In response to the Venezuelan right-wing opposition’s crude use of a “shittier” weapon this week dubbed “poopootov cocktails” — plastic bottles filled with human feces and water named for their likeness to Molotov cocktails — Venezuelan officials have spoken out, saying the demonstrators are breaking international treaties on biological and chemical weapons.
During an interview with the state television channel VTV Wednesday, Inspector General of Courts Marielys Valdez declared that the use of excrement in demonstrations to “neutralize public order” is considered a biochemical weapon, whose use is punishable by law.
“It is a biological weapon … The use of biochemical weapons is a crime, it is completely typified, and it carries high penalties,” she said.
“The use of these weapons, including feces, has consequences because they can affect the waters and sectors of an area,” she added. “It affects not only the person targeted, but over time it can spread and cause disease.”
“They have gas, we have excrement,” was the message that floated around social media that advertised the most recent use of the weapon, flung during Wednesday’s “La Marcha de la Mierda” — or “Shit March” — in several cities throughout Venezuela.
According to El Pais, the fetid weapon first debuted in the city of Los Teques, a few miles from Caracas, over the weekend. As the opposition called on Monday for escalated protests throughout the country this week to protest Maduro’s call for a constituent assembly, the poopootovs were also launched during demonstrations in the cities of San Cristobal, Merida, Valencia and Caracas.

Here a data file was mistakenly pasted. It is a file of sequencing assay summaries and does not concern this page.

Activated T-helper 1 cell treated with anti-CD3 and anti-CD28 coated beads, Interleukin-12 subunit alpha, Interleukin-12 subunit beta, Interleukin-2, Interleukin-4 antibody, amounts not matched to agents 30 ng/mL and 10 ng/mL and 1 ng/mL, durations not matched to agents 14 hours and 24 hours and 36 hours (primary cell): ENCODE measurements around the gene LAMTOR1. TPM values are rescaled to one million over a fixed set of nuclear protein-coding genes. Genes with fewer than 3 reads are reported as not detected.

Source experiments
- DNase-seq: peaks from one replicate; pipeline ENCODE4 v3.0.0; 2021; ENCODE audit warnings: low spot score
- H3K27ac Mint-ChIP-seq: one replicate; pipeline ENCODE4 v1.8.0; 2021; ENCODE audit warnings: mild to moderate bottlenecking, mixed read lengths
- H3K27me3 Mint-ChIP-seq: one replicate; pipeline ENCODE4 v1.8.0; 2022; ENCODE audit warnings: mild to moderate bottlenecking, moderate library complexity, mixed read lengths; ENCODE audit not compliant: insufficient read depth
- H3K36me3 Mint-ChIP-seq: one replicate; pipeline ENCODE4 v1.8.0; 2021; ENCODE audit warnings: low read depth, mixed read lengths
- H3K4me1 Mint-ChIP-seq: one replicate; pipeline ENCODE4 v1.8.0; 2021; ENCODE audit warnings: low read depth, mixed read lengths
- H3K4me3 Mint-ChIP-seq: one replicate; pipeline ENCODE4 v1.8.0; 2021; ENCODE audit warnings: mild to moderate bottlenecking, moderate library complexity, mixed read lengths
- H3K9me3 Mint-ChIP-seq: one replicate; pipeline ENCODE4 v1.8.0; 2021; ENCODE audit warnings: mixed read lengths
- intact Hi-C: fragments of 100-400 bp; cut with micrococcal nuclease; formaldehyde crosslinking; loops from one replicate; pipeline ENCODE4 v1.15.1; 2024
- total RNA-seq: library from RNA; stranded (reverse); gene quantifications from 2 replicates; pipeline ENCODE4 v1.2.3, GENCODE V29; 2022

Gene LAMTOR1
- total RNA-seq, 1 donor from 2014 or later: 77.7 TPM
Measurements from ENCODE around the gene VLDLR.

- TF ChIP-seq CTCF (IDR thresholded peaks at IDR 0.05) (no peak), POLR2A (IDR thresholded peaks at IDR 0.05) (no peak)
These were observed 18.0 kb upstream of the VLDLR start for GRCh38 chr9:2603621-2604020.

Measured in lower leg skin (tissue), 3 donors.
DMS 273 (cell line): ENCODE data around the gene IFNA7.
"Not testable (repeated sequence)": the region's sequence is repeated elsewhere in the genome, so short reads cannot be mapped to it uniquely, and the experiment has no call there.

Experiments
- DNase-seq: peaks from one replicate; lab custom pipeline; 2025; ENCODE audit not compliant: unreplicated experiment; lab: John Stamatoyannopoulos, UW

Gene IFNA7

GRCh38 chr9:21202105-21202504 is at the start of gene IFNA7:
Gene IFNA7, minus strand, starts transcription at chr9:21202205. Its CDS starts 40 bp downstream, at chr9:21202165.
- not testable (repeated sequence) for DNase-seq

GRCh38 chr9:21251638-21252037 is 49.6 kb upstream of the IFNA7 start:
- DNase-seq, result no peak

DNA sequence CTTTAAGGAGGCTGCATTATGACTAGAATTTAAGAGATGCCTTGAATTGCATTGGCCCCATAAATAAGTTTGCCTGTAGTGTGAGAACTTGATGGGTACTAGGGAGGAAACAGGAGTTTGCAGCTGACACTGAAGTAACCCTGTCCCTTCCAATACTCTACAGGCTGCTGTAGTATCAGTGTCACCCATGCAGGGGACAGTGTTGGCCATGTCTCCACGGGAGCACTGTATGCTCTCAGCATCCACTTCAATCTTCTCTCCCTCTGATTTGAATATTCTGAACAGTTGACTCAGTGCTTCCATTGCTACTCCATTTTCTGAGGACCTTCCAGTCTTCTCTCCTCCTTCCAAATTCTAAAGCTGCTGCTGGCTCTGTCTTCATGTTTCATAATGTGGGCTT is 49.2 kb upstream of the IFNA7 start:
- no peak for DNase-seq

On International Worker’s Day, May 1, Maduro called for the creation of a national constituent assembly with the goal of easing the ongoing political tensions and supporting dialogue with the opposition, especially as a new volley of protests intent on ousting the government began last month.
Maduro invoked article 347 of the Bolivarian Constitution, which allows for the convening of a national constituent assembly with the purpose of “transforming the state.”
That constitution, which was rewritten in 1999 by former President Hugo Chavez, is widely regarded as one of the most progressive in the world. Not only does it enshrine social rights to citizens, it also creates space for citizens to directly intervene in political decision-making outside of elections
Despite having previously called for a constituent assembly, the opposition has rejected the call and begun a fresh wave of protests. Their right-wing leaders say that the intention of the constitutional process called by Maduro is to delay regional and municipal elections, which are slated for this year.
Still, 17 Venezuelan opposition parties met with the government this week to discuss the assembly, although right-wing parties in the opposition MUD coalition — the Democratic Unity Roundtable — are still refusing to sit with the government.
Over three dozen people have died since opposition-led protests aimed at toppling the government began in early April. While the opposition and mainstream media have pinned the blame for that violence on government and state forces, a number of public officials, police, government supporters, and bystanders have been among the victims.
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